Here is the relevant line from my /etc/fstab file:

UUID=f51aa298-9ce4-4a19-a323-10df333f34f5 /               ext4    data=writeback,noatime,barrier=0,errors=remount-ro,commit=100,nobh,nouser_xattr       0       1

Here is what happens when I type the command "mount":

/dev/sda1 on / type ext4 (rw,noatime,data=writeback,barrier=0,errors=remount-ro,commit=100,nobh,nouser_xattr,commit=0)

Why does it specify "commit=0" at the end? Does it mean that my commit=100 option is not used?

I am using Ubuntu 10.10, 32-bit with the latest updates.

  • 3
    What does grep ' / ' /proc/mounts show? The information in /proc/mounts comes directly from the kernel, whereas mount uses information in /etc/mtab, which might not be up-to-date for /. – Gilles Jul 16 '11 at 19:36
  • 2
    /dev/disk/by-uuid/f51aa298-9ce4-4a19-a323-10df333f34f5 / ext4 rw,noatime,errors=remount-ro,barrier=0,nobh,data=writeback 0 0 – Alex Shtof Jul 16 '11 at 19:38
  • @Gilles - Why would /etc/mtab become out of date? Curious. – boehj Jul 16 '11 at 23:05
  • @boehj /etc/mtab is updated by mount, if it can. / is normally mounted read-only by the kernel or the initrd/initramfs, the remounted read-write as part of the boot process. I'm not sure if the final mount options (from /etc/fstab) are always recorded correctly. – Gilles Jul 16 '11 at 23:11
  • @Gilles - Interesting. – boehj Jul 17 '11 at 0:49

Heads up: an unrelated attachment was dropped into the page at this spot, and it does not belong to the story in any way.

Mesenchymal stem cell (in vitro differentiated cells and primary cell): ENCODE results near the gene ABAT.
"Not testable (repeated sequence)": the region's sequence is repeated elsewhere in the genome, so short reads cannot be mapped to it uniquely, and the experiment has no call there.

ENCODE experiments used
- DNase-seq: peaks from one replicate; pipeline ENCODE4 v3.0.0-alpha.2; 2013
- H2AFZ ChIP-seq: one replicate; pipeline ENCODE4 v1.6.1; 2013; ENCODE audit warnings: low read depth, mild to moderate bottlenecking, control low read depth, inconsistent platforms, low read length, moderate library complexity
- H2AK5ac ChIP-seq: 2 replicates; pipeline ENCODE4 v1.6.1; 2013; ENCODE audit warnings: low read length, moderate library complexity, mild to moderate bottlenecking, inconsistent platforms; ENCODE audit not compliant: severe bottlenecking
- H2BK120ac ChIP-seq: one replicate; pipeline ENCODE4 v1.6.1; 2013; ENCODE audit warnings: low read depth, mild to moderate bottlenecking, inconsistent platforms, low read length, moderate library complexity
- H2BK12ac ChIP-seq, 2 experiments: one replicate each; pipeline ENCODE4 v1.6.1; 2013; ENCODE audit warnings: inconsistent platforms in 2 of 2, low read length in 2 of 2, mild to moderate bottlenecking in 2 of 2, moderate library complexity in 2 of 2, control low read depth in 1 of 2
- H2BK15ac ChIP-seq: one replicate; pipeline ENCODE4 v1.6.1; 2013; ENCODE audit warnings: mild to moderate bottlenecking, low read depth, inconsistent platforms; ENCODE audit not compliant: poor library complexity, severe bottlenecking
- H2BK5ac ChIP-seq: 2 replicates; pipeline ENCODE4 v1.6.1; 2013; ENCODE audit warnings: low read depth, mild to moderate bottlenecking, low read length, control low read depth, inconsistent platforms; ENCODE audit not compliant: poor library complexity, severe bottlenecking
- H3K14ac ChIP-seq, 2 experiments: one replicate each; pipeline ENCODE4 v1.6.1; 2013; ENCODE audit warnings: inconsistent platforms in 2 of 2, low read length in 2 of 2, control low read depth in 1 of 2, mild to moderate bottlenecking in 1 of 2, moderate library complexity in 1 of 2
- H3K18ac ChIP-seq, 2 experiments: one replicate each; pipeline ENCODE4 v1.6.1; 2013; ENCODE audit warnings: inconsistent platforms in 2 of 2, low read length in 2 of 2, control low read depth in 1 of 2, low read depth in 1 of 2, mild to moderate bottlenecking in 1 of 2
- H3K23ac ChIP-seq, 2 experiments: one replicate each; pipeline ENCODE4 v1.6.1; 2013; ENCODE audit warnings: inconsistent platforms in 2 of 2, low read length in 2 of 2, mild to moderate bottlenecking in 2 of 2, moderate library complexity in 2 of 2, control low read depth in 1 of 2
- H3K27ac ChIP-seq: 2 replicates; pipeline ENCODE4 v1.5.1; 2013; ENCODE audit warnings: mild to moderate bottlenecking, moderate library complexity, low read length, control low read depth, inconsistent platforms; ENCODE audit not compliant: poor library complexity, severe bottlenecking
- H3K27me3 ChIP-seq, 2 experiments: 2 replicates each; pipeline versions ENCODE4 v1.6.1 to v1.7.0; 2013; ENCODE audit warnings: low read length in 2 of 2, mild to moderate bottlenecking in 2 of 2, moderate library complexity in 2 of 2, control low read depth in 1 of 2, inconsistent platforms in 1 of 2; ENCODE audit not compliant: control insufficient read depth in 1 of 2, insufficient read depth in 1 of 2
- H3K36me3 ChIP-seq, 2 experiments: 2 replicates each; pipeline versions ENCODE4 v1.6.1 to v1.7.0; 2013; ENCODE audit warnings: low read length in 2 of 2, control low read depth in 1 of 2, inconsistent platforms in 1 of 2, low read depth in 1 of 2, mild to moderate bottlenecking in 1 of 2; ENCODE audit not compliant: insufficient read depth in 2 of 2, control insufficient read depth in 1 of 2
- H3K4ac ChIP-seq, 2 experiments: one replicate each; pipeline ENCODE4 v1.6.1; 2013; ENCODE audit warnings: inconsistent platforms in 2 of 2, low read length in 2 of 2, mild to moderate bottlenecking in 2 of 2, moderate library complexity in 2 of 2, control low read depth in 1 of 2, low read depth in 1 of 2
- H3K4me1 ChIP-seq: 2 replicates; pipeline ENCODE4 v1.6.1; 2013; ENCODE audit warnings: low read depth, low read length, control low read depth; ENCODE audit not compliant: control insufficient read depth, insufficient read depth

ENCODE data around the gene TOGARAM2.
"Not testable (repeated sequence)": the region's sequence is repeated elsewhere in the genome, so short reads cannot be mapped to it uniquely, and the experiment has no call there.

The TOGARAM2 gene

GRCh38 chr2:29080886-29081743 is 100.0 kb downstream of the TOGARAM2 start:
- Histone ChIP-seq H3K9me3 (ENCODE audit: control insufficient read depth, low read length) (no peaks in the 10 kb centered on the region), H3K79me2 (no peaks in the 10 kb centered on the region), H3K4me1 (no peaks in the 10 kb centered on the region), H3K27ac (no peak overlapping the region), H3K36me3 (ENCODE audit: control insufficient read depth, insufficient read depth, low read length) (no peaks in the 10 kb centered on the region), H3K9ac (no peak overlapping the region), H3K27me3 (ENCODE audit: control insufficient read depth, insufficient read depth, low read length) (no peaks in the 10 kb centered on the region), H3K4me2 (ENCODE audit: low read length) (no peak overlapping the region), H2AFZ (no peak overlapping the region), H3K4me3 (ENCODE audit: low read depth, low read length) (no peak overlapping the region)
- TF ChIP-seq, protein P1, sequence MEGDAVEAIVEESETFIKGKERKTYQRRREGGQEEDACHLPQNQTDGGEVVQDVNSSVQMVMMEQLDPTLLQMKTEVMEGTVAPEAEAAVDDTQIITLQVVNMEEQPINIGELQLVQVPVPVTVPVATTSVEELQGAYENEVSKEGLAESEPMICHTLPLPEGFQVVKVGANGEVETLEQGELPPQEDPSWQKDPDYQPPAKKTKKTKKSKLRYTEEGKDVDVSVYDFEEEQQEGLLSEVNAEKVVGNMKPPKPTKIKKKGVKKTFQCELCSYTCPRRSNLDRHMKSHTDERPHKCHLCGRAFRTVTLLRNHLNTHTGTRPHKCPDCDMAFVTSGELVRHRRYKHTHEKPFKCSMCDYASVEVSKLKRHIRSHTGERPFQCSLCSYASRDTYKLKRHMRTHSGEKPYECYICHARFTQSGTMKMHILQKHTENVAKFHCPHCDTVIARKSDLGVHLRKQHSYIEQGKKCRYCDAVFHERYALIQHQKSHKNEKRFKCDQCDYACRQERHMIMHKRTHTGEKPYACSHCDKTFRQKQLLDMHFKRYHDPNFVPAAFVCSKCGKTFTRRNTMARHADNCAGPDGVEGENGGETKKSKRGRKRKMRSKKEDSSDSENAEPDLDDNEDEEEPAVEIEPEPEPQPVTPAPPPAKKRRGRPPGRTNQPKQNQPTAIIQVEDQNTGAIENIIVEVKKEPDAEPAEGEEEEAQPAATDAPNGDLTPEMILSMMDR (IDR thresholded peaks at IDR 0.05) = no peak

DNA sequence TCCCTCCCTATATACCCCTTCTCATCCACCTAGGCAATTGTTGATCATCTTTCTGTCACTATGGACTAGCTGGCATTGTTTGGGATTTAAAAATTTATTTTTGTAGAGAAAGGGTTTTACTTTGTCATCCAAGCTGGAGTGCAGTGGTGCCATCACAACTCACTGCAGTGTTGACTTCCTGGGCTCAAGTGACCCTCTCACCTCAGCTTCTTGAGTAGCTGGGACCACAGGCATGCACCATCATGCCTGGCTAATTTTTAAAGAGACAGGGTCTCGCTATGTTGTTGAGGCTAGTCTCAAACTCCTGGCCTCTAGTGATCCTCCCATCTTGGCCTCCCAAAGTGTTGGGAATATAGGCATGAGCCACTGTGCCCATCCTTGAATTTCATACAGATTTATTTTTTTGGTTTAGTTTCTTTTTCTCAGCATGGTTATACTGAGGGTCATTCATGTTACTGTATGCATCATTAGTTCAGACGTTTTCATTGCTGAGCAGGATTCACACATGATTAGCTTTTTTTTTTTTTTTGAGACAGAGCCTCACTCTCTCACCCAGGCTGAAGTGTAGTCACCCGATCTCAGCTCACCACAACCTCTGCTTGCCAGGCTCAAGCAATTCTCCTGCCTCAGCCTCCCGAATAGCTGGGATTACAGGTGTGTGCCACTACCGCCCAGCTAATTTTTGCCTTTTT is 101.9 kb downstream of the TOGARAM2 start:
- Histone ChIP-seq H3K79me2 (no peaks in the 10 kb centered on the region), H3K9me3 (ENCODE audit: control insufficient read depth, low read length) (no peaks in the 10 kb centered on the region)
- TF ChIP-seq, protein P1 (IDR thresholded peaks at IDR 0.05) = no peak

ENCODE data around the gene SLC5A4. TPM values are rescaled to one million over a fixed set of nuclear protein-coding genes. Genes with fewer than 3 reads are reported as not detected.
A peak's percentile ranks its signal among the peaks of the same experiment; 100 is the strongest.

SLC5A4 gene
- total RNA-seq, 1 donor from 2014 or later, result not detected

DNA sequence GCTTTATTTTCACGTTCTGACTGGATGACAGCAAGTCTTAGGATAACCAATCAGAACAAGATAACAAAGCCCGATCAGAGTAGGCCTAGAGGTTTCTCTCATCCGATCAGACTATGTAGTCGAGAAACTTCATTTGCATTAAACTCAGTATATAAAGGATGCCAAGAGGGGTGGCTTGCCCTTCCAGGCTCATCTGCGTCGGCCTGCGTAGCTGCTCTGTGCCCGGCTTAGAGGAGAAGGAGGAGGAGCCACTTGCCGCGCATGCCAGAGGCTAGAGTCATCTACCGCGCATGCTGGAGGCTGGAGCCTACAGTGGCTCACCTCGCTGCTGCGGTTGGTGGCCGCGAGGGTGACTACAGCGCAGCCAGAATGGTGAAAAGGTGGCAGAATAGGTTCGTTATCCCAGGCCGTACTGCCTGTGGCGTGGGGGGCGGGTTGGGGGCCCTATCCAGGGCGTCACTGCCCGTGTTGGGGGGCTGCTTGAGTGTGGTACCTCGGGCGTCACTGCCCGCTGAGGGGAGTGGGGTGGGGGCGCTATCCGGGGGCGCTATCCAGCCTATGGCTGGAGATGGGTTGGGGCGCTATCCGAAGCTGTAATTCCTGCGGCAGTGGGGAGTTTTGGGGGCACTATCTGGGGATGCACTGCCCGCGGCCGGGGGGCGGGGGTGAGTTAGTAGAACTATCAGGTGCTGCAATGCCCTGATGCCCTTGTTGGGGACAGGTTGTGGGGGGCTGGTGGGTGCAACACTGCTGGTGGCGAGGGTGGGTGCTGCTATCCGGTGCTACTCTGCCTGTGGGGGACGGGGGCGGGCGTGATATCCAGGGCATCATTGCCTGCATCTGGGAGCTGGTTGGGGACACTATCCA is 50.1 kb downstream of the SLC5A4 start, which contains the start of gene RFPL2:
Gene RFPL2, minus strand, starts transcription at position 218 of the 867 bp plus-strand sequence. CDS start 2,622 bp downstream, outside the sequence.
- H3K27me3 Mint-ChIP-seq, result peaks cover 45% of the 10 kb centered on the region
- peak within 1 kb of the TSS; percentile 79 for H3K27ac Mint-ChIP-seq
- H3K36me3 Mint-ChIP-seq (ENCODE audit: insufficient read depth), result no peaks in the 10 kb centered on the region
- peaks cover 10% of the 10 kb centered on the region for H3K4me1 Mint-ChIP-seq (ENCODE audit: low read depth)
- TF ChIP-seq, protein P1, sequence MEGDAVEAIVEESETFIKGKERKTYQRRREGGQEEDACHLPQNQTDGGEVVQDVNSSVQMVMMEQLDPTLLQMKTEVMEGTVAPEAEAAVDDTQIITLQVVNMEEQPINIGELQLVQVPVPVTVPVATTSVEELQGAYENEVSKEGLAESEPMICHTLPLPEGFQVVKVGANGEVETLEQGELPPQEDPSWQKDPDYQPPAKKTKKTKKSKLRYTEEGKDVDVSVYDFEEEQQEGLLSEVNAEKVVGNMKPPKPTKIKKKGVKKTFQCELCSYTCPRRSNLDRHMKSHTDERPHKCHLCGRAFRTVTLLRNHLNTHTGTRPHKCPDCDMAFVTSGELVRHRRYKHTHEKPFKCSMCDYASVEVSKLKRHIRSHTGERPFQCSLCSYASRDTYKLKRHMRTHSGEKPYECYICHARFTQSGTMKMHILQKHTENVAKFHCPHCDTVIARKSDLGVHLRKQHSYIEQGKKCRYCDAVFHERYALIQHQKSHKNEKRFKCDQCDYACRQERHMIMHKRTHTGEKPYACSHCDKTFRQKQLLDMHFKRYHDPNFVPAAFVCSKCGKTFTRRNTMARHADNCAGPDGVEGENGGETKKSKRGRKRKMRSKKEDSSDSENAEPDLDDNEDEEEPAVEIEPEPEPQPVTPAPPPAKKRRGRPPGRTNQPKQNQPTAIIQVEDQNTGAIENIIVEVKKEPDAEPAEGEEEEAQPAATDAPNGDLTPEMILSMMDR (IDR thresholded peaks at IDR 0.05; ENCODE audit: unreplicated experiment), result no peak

Got it. It seems the problem was with the /usr/lib/pm-utils/power.d/journal-commit file. I edited the above file as root and changed the line


to be


And that's all!

P.S - I have no idea why the script ignores conflicting mount options. I believe it should check for user-specified options and not override them.

  • 2
    That's not a good solution. Next time you update your pm-utils (or whatever owns that file, I'm not an Ubuntu guy) your script may be hosed. The ${JOURNAL_COMMIT_TIME_AC:-100} is a bash thing that says if JOURNAL_COMMIT_TIME_AC is NOT defined, set it to 100. So you need to set that value somewhere that the script reads it. In RedHat systems, it would be somewhere in /etc/sysconfig/ - you need to trace the script and see where it would have read it from. – Aaron D. Marasco Jul 23 '11 at 13:21
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    Oh, and as for ignoring the /etc/fstab entry, that would be a bug report against the software. Unless there is a distro-specific setup program you were supposed to use that would have set it properly there and recorded it somewhere for the startup script to find. – Aaron D. Marasco Jul 23 '11 at 13:25
  • @Aaron, you are right of course. This is not a solution but a work-around. – Alex Shtof Jul 24 '11 at 19:01

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